The Federal Government Shutdown and Nature Centers
To what extent are nature centers being affected by the partial shutdown of the Federal government? The answer is, more than you might realize.
Mostly, we don’t think of nature centers as being federally-run. There are just a handful of federal facilities that actually have “nature center” in their names: Zion Nature Center in Utah (operated by the National Park Service), New River Nature Center in Oregon (operated by the Bureau of Land Management), and Cranberry Mountain Nature Center in West Virginia (operated by the U.S. Forest Service) are examples. Those are all closed now—but many of them shut down in the winter anyway.
However, there are lots of federal facilities with titles other than “nature center” that nonetheless function like them, serving local populations and doing environmental education year-round—two functions that separate them from most park and refuge visitor centers. The U.S. Fish & Wildlife Service (USFWS) runs some of those places. The visitor center at John Heinz National Wildlife Refuge at Tinicum is a good example: located close to a major population center (Philadelphia), hosting lots of school groups and local visitors in every month of the year, and strongly woven into the community through partnerships of all sorts. As it happens, Tinicum is open on a limited basis at present, part of a group of 38 refuges that the USFWS reopened for a 30-day period in order to restore “opportunities, including hunting” that would otherwise be lost. Other refuges in that 38 that operate nature center-like facilities include Minnesota Valley NWR in the Twin Cities and Rocky Mountain Arsenal NWR near Denver.
Federal employees who have been furloughed can’t so much as answer the government phones, and the few still working aren’t allowed to talk about the shutdown or its impacts. “You understand . . .” one USFWS staffer said to me, apologetically.
In many places, though, federal agencies are important partners of non-federal organizations, offering nature center services as part of a team effort. And some of those partners are free to be a little more candid about the current situation.
“We’ve been walking around through our partners’ empty offices, watering their plants and feeding their fish,” reports Saul Weisberg, Executive Director of North Cascades Institute (NCI). His organization is a nonprofit partner of federal agencies, operating within North Cascades National Park and elsewhere in western Washington State to provide learning adventures for all ages, most of them on federal lands. NCI shares its headquarters with staff of both the National Park Service and U.S. Forest Service. The Institute’s programming continues and its Environmental Learning Center within the national park remains open because the park itself is still open.
The partners are soldiering on, and in most instances have not canceled programs or altered their operations much, if at all.
In Yellowstone National Park, staff of nonprofit partner Yellowstone Forever report that “[Our] educational programs are continuing with slight modifications. . . . [For instance,] we’re sticking closer to the road due to the limited emergency services.” At Grand Canyon National Park, the nonprofit Grand Canyon Conservancy’s programming “will proceed as planned,” according to Mike Buchheit, Director of their Field Institute. At Tijuana Estuary Visitor Center in San Diego, supported by a group of partners that includes the National Oceanographic and Atmospheric Administration (NOAA), the USFWS, California State Parks, a cooperating association, and a Friends group, the non-federal players are operating the center.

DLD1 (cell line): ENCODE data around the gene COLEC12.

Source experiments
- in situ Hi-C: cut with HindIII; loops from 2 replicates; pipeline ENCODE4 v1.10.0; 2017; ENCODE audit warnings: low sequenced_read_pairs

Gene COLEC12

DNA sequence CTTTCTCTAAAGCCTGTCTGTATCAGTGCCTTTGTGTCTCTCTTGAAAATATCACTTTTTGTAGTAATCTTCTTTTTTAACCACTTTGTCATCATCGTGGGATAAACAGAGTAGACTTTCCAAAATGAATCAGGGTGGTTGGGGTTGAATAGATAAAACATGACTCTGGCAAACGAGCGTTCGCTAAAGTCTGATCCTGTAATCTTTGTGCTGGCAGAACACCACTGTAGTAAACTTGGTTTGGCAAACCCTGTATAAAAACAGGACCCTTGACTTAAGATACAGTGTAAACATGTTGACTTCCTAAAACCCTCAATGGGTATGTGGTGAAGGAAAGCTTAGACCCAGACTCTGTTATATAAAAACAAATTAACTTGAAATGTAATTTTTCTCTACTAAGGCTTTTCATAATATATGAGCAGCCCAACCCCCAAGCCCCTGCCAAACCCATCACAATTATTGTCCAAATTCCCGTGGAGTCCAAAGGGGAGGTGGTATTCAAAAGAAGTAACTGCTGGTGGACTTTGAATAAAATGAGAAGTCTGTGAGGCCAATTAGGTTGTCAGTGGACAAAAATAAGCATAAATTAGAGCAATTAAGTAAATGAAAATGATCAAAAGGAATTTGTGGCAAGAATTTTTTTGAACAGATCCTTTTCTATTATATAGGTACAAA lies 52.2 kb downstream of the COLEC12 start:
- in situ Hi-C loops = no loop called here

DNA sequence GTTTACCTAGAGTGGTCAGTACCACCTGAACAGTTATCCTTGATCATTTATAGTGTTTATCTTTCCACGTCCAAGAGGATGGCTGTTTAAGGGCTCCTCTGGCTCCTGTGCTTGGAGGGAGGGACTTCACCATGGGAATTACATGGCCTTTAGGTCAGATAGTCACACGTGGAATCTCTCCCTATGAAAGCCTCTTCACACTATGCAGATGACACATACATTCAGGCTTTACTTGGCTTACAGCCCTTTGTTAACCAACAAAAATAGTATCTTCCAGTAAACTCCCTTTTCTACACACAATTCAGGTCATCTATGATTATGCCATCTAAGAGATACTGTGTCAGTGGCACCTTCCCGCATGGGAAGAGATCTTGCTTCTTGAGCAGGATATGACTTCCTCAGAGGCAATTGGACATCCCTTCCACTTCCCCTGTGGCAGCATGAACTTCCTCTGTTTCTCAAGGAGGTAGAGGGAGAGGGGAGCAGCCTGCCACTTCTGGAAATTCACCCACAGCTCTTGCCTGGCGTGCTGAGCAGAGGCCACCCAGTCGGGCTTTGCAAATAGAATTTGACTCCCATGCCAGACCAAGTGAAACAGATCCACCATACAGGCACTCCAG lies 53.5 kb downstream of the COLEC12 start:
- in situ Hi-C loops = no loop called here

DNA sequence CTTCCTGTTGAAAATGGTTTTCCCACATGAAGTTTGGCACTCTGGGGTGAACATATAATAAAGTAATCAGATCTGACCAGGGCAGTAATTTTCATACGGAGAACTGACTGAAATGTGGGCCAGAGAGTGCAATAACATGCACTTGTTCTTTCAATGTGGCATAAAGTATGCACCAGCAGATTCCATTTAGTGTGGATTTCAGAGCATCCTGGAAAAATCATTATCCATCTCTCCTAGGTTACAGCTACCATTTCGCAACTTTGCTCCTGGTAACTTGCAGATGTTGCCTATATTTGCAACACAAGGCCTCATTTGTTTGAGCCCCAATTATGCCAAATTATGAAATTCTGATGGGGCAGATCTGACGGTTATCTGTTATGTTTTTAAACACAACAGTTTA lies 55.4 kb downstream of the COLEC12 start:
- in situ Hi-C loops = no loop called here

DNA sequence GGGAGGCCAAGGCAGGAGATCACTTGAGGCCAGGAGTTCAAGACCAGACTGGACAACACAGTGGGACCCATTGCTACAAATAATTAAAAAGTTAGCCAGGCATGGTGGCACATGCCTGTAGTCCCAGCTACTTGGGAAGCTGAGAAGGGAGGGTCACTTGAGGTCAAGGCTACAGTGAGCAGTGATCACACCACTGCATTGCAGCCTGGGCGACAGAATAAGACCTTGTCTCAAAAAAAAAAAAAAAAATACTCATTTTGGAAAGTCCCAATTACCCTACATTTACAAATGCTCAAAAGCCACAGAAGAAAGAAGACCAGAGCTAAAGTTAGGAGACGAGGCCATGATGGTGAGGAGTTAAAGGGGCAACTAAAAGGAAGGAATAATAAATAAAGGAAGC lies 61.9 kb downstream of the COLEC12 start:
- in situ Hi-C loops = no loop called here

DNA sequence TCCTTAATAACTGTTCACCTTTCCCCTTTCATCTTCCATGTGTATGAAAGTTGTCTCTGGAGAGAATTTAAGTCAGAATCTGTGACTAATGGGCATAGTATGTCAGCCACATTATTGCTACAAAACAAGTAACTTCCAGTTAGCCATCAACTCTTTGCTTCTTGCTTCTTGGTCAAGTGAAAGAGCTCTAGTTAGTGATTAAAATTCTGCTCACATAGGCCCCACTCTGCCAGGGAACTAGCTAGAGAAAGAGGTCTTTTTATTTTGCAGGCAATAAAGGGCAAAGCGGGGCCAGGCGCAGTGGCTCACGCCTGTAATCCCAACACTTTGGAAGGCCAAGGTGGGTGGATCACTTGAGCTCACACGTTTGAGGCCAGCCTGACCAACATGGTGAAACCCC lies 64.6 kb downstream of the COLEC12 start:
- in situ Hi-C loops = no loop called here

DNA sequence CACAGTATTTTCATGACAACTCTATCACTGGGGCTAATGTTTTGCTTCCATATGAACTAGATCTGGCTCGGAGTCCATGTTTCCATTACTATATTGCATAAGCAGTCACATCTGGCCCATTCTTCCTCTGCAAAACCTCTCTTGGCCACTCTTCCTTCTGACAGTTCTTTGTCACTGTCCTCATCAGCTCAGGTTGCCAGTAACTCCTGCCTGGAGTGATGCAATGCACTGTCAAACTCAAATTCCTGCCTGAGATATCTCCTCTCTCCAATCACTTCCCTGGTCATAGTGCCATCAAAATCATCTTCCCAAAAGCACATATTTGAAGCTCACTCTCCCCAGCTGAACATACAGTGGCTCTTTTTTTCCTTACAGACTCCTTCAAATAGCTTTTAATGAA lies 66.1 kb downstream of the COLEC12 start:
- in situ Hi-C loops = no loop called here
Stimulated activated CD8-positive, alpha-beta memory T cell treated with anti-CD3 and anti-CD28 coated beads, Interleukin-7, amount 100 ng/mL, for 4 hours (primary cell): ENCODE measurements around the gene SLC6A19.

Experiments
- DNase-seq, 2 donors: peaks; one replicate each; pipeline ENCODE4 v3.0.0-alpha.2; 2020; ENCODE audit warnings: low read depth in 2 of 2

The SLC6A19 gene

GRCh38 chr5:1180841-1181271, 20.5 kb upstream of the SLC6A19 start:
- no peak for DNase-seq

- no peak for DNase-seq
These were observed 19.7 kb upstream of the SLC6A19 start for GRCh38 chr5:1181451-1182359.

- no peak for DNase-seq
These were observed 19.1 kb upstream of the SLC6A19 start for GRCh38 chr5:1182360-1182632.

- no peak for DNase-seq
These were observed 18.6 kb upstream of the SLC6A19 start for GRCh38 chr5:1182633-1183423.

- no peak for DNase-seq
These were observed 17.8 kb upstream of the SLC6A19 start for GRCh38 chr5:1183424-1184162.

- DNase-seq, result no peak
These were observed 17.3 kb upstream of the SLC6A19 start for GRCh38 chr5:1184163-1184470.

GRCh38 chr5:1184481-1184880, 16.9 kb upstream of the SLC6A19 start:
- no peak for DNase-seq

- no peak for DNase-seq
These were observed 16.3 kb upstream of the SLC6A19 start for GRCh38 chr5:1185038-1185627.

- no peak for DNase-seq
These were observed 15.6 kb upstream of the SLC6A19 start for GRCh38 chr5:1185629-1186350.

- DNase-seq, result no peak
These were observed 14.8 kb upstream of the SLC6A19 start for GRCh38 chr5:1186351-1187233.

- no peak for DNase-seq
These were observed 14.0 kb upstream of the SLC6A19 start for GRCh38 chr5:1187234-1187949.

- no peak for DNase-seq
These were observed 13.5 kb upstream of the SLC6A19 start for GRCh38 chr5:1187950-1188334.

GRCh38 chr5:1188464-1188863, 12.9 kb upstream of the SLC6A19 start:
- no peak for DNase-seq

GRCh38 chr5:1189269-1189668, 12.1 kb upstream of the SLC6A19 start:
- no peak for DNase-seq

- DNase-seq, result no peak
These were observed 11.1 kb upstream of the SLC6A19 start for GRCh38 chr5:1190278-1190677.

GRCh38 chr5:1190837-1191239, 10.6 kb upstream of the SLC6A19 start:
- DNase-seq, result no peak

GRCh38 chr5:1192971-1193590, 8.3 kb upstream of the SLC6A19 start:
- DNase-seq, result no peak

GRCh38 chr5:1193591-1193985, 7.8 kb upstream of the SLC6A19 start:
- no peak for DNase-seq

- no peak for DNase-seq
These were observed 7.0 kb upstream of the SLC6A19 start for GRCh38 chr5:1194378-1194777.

Indeed, because most sites remain open to visitors and many services (especially those offered by partners and concessions) are still available, what Buchheit says about Grand Canyon could apply to many places: “To the untrained eye, it’s kind of business as usual.”
However, it is behind the scenes—and into the future—that the impacts are most severe.
Almost every partner organization I talked to voiced concerns about the shutdown’s less obvious impacts and future implications. “All the project planning, all the scientific research, came to a screeching halt,” says Buchheit. NCI’s Weisberg echoed that partnership activities are “at a standstill.” And he expressed special uneasiness about the impacts on National Park Service seasonal hiring. Right now is when summer staff are recruited, hired, and processed. To the extent that that process is delayed, summer workers may be late in reporting, or may not be available at all. Partner organizations have a wide spectrum of scheduled warm-season programs and activities that rely on the involvement of federal seasonal staff, from volunteer training at Tijuana Estuary Visitor Center to student trail-building work in the Cascades to the Grand Canyon Field School’s education programs. If those seasonal staff are not available on time, “that’s going to be bad,” says Weisberg.
One other aspect of the delay may also have an impact on those partners, like North Cascades Institute, the Grand Canyon Conservancy, and Yellowstone Forever, that generate earned income from their role as official sales agents for their partner parks, forests, and refuges. When federal visitor centers are closed, as most currently are, so are the sales outlets they house. Every day that continues, partner organizations lose earned income they need to run their operations.
So, while the impacts of the government shutdown on nature centers and similar organizations may not be obvious, they are significant . . . and likely to continue. Weisberg puts it this way: “The ripple effects are huge, and the longer it goes on the bigger and more weird those waves will get.”